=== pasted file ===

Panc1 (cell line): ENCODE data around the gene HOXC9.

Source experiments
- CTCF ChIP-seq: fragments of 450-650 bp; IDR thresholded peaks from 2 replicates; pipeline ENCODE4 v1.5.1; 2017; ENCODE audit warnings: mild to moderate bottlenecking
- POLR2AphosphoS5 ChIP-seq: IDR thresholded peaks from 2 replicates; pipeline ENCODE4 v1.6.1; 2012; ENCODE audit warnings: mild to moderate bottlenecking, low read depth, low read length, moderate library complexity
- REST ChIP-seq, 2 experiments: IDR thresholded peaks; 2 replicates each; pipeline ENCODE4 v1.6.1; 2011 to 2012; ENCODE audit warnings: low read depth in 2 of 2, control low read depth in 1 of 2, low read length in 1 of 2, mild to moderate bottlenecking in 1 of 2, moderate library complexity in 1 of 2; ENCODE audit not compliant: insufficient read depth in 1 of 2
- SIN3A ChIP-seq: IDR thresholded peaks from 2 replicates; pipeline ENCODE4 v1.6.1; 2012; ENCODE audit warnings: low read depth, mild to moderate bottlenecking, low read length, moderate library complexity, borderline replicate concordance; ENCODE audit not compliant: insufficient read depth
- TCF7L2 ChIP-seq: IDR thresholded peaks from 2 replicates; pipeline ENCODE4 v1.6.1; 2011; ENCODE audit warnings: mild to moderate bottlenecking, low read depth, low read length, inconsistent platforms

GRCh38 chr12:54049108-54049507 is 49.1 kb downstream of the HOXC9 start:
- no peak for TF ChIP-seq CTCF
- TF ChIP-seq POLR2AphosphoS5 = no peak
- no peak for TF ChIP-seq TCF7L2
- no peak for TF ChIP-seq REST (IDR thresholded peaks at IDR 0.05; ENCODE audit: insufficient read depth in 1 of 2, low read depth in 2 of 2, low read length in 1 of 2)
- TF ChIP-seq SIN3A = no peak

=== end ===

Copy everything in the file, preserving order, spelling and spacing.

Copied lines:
Panc1 (cell line): ENCODE data around the gene HOXC9.

Source experiments
- CTCF ChIP-seq: fragments of 450-650 bp; IDR thresholded peaks from 2 replicates; pipeline ENCODE4 v1.5.1; 2017; ENCODE audit warnings: mild to moderate bottlenecking
- POLR2AphosphoS5 ChIP-seq: IDR thresholded peaks from 2 replicates; pipeline ENCODE4 v1.6.1; 2012; ENCODE audit warnings: mild to moderate bottlenecking, low read depth, low read length, moderate library complexity
- REST ChIP-seq, 2 experiments: IDR thresholded peaks; 2 replicates each; pipeline ENCODE4 v1.6.1; 2011 to 2012; ENCODE audit warnings: low read depth in 2 of 2, control low read depth in 1 of 2, low read length in 1 of 2, mild to moderate bottlenecking in 1 of 2, moderate library complexity in 1 of 2; ENCODE audit not compliant: insufficient read depth in 1 of 2
- SIN3A ChIP-seq: IDR thresholded peaks from 2 replicates; pipeline ENCODE4 v1.6.1; 2012; ENCODE audit warnings: low read depth, mild to moderate bottlenecking, low read length, moderate library complexity, borderline replicate concordance; ENCODE audit not compliant: insufficient read depth
- TCF7L2 ChIP-seq: IDR thresholded peaks from 2 replicates; pipeline ENCODE4 v1.6.1; 2011; ENCODE audit warnings: mild to moderate bottlenecking, low read depth, low read length, inconsistent platforms

GRCh38 chr12:54049108-54049507 is 49.1 kb downstream of the HOXC9 start:
- no peak for TF ChIP-seq CTCF
- TF ChIP-seq POLR2AphosphoS5 = no peak
- no peak for TF ChIP-seq TCF7L2
- no peak for TF ChIP-seq REST (IDR thresholded peaks at IDR 0.05; ENCODE audit: insufficient read depth in 1 of 2, low read depth in 2 of 2, low read length in 1 of 2)
- TF ChIP-seq SIN3A = no peak